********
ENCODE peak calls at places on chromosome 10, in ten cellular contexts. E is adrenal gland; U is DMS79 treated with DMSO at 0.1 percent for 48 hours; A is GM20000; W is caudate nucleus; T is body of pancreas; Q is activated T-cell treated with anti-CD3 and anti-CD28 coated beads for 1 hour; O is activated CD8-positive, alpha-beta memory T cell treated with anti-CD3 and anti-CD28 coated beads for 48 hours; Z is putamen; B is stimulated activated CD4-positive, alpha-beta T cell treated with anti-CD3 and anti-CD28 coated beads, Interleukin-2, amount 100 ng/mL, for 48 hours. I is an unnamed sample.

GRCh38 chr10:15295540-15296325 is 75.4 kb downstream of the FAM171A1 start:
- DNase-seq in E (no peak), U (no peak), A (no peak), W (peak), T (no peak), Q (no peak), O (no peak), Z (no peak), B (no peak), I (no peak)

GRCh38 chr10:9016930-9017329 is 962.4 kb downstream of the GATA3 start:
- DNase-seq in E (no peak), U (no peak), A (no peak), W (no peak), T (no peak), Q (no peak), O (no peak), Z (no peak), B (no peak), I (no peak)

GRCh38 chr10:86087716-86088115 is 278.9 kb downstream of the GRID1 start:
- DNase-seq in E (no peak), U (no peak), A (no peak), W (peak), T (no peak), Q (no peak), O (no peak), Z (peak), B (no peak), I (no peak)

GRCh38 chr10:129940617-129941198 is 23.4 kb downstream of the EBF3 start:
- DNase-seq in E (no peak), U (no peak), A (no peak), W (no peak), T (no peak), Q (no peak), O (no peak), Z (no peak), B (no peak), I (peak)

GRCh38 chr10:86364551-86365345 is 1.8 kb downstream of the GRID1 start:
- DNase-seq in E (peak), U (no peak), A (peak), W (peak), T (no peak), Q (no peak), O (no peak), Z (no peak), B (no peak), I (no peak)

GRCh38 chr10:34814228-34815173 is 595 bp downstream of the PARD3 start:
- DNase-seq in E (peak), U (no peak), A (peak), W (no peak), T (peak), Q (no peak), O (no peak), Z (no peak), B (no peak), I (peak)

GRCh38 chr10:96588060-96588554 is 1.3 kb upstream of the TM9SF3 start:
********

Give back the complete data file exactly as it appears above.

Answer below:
ENCODE peak calls at places on chromosome 10, in ten cellular contexts. E is adrenal gland; U is DMS79 treated with DMSO at 0.1 percent for 48 hours; A is GM20000; W is caudate nucleus; T is body of pancreas; Q is activated T-cell treated with anti-CD3 and anti-CD28 coated beads for 1 hour; O is activated CD8-positive, alpha-beta memory T cell treated with anti-CD3 and anti-CD28 coated beads for 48 hours; Z is putamen; B is stimulated activated CD4-positive, alpha-beta T cell treated with anti-CD3 and anti-CD28 coated beads, Interleukin-2, amount 100 ng/mL, for 48 hours. I is an unnamed sample.

GRCh38 chr10:15295540-15296325 is 75.4 kb downstream of the FAM171A1 start:
- DNase-seq in E (no peak), U (no peak), A (no peak), W (peak), T (no peak), Q (no peak), O (no peak), Z (no peak), B (no peak), I (no peak)

GRCh38 chr10:9016930-9017329 is 962.4 kb downstream of the GATA3 start:
- DNase-seq in E (no peak), U (no peak), A (no peak), W (no peak), T (no peak), Q (no peak), O (no peak), Z (no peak), B (no peak), I (no peak)

GRCh38 chr10:86087716-86088115 is 278.9 kb downstream of the GRID1 start:
- DNase-seq in E (no peak), U (no peak), A (no peak), W (peak), T (no peak), Q (no peak), O (no peak), Z (peak), B (no peak), I (no peak)

GRCh38 chr10:129940617-129941198 is 23.4 kb downstream of the EBF3 start:
- DNase-seq in E (no peak), U (no peak), A (no peak), W (no peak), T (no peak), Q (no peak), O (no peak), Z (no peak), B (no peak), I (peak)

GRCh38 chr10:86364551-86365345 is 1.8 kb downstream of the GRID1 start:
- DNase-seq in E (peak), U (no peak), A (peak), W (peak), T (no peak), Q (no peak), O (no peak), Z (no peak), B (no peak), I (no peak)

GRCh38 chr10:34814228-34815173 is 595 bp downstream of the PARD3 start:
- DNase-seq in E (peak), U (no peak), A (peak), W (no peak), T (peak), Q (no peak), O (no peak), Z (no peak), B (no peak), I (peak)

GRCh38 chr10:96588060-96588554 is 1.3 kb upstream of the TM9SF3 start: